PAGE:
Community Accounting NE

Cash Flow

Basic Notes

If you are involved in running any organisation, at some time you will come across the idea of a Cash Flow projection. It may sound complicated, but it is really quite simple. For most groups, a detailed projection will not be necessary, but it is worth thinking about.

Cash Flow is simply a way of making sure you will have the right amount of cash in the bank to pay your bills. Even if you do not do a formal cash flow projection you need to keep an eye on the bank balances.

The potential problems due to running out of cash are obvious, particularly if there are contracts which need to be honoured. Perhaps the most obvious are contracts of employment. Any failure to pay staff on the contracted date, because of a cash shortage, could have serious implications for an organisation.

When to bother with Cash Flow
* if you are poor - simply making sure you do not run out of money
* if you are very wealthy - some groups may be able to maximise their income from bank interest by moving their money around to get the best deal
* if your income and expenditure is variable throughout the year - common problems are where income payments arrive every three months, or an organisation is very busy over the summer months
* if you have a current account to pay the bills, but you want to keep as much as possible in a deposit or higher interest account. If possible, get your bank to arrange an automatic transfer system so that you do not have to worry about this.

How to do it
* Taking the budget for the year, you spread the income and expenditure among the 12 months. Some will spread evenly (cleaning and hygiene) some will not (Grant payments) The aim is to predict, as accurately as possible, when the income and expenditure will occur. The totals for all months should, of course, match the budget for the year.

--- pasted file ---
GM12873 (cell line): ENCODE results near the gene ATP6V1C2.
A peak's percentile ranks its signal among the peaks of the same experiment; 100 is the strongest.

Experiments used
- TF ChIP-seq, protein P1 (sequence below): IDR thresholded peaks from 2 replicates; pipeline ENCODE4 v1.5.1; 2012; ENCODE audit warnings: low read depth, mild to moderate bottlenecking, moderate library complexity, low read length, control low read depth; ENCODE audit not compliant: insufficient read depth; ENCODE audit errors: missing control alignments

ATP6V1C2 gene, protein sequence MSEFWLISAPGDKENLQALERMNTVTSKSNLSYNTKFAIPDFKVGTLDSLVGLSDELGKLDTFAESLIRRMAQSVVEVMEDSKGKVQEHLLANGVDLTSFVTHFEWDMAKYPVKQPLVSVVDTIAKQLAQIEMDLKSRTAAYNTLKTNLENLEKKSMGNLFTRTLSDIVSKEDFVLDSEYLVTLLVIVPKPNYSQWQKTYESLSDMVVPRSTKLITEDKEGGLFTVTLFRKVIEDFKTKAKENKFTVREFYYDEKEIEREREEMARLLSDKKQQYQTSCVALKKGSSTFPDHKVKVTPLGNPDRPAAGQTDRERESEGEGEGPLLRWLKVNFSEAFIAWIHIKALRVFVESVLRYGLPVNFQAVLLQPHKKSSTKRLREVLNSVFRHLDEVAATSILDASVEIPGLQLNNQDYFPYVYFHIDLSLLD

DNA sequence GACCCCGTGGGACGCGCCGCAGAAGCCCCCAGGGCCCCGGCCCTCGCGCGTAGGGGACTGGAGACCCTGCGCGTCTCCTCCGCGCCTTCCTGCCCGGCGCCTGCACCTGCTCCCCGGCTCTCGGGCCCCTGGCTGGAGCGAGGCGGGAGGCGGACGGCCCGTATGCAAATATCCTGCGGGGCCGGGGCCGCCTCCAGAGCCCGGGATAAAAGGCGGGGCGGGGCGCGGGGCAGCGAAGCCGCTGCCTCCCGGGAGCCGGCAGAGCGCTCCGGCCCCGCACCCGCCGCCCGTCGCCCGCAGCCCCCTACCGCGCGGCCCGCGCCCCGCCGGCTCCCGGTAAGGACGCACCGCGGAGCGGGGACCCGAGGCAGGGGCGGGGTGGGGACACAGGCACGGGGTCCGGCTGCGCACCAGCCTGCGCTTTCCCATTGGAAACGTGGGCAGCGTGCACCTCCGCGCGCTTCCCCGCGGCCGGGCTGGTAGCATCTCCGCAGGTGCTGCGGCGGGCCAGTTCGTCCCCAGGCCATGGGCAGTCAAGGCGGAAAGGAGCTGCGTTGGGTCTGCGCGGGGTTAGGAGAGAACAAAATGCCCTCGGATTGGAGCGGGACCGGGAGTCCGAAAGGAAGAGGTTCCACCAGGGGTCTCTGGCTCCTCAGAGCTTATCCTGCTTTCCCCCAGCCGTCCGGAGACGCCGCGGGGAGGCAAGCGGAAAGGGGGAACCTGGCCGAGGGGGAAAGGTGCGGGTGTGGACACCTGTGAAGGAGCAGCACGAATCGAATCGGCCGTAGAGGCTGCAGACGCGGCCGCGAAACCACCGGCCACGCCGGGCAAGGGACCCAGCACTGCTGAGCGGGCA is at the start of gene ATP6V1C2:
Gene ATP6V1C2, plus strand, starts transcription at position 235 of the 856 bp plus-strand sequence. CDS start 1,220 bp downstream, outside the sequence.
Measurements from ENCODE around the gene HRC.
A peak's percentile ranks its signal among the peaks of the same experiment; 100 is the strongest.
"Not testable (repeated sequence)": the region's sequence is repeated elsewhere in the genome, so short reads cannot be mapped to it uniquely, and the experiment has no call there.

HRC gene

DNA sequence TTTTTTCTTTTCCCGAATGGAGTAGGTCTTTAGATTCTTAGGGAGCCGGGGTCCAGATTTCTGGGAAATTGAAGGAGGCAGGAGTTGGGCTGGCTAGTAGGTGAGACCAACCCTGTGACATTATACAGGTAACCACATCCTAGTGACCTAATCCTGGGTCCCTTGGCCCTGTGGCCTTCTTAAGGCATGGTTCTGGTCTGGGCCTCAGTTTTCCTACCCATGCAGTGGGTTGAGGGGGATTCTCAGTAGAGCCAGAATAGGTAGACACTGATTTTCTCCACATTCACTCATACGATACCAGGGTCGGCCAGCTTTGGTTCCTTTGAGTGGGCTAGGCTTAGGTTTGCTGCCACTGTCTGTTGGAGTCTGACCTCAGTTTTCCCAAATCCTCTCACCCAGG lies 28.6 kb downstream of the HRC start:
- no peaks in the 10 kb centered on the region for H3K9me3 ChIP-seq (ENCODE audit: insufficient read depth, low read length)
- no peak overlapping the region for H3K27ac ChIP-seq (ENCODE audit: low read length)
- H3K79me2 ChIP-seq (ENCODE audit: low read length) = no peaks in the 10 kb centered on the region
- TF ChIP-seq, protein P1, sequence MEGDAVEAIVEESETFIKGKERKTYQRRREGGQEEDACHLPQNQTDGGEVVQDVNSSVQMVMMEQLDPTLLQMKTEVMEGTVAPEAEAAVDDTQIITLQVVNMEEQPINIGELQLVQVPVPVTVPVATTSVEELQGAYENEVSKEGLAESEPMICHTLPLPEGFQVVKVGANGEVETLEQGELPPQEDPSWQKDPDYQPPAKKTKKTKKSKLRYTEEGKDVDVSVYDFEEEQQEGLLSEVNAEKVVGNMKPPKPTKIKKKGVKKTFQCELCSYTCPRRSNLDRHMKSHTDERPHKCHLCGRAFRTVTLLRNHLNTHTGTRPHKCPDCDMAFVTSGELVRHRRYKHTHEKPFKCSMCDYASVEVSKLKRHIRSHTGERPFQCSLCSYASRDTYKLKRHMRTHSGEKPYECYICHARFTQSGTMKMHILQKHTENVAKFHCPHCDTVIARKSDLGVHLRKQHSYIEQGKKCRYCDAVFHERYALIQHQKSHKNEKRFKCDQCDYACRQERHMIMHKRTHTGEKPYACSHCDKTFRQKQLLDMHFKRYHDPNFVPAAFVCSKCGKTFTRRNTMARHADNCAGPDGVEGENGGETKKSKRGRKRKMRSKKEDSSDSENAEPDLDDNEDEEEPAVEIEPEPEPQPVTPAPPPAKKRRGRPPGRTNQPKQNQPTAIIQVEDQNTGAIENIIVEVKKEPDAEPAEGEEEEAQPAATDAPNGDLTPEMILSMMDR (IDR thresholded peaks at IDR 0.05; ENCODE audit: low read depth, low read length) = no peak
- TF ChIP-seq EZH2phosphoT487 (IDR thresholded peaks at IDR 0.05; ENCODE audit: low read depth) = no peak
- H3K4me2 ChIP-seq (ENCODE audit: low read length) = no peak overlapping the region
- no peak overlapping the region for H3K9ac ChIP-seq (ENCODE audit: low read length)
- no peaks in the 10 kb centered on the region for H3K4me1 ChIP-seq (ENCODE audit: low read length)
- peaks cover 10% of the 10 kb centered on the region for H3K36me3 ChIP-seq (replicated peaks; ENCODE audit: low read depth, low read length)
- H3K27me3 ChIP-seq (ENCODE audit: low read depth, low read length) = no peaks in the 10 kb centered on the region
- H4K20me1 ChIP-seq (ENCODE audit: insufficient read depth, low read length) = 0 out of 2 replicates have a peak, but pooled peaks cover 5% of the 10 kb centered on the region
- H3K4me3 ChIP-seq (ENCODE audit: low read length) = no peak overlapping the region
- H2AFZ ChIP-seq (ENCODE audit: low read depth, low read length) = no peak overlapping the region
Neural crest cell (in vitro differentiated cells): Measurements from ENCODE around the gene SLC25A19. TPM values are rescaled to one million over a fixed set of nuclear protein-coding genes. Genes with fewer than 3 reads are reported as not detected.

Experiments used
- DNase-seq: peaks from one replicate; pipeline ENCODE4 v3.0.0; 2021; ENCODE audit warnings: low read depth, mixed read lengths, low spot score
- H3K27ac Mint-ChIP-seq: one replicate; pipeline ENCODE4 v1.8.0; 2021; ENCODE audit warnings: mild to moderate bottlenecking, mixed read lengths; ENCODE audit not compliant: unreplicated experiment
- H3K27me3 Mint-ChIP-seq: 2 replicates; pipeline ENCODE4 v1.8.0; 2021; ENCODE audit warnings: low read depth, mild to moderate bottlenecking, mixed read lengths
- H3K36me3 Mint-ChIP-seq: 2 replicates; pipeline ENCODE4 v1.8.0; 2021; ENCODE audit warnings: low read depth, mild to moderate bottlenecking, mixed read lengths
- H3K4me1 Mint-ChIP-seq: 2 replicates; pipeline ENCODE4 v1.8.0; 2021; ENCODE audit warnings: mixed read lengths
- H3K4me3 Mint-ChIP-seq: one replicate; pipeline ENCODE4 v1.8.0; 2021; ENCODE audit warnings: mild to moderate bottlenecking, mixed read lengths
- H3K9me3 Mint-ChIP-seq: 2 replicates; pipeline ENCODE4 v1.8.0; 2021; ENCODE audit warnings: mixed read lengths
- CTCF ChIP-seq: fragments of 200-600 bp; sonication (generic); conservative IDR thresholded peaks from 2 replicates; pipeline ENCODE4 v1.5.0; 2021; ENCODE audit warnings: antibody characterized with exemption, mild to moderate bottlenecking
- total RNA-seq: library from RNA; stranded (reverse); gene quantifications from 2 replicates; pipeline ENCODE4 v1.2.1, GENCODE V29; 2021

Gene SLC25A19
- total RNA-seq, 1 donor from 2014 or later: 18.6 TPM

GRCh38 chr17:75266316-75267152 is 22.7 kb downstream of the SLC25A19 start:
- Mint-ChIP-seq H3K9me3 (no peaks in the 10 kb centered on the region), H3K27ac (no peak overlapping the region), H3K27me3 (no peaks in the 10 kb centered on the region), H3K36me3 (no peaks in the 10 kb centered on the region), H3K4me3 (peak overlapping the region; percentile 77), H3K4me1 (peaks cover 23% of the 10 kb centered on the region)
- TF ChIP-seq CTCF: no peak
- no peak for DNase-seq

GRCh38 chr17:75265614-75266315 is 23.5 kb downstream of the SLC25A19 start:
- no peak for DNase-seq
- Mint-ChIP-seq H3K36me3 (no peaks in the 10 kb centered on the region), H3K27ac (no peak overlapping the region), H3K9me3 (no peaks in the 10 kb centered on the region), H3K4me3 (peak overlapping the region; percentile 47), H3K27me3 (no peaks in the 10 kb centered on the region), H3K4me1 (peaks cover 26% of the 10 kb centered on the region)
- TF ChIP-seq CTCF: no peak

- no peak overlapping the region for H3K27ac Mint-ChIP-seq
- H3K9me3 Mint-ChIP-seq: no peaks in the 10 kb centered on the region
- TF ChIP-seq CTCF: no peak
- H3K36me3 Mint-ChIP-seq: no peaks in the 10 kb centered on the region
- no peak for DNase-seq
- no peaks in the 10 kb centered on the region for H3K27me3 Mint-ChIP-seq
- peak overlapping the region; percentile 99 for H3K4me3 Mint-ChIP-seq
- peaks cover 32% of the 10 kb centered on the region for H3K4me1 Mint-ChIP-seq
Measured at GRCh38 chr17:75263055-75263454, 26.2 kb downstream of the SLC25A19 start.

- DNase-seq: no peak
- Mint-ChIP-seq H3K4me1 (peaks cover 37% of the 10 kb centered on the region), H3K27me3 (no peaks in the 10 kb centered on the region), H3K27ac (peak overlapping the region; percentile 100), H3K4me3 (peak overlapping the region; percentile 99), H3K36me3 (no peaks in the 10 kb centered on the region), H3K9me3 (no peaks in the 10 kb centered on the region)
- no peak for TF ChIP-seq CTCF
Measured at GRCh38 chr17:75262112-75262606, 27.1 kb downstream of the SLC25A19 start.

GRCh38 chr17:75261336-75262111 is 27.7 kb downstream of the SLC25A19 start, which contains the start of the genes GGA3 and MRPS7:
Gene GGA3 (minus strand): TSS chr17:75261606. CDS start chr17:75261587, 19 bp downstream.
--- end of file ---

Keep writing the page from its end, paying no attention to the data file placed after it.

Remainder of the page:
* If you include certain 'non-cash' items in your budget (like depreciation) you should ignore these
* Your starting point is to estimate the bank balance at the start of the year. This amount, plus receipts for the first month, less the payments, gives the expected bank balance for the end of the month. This is then the 'opening balance' for the next month and so on.
* As the year proceeds, you can replace your estimates with actual figures. This will make your estimates for the final months more accurate.
* You can do this with pen and paper, by a graph, or by a spreadsheet. A spreadsheet is ideal for this as it saves a lot of time once you have set it up.



Cash Flow is not too complicated, and it can be very important for some organisations. Even if there is a slight risk that you may go overdrawn during the year, it could be worth checking the situation by a simple cash flow projection. In any event, it is a good way of learning about

spreadsheets.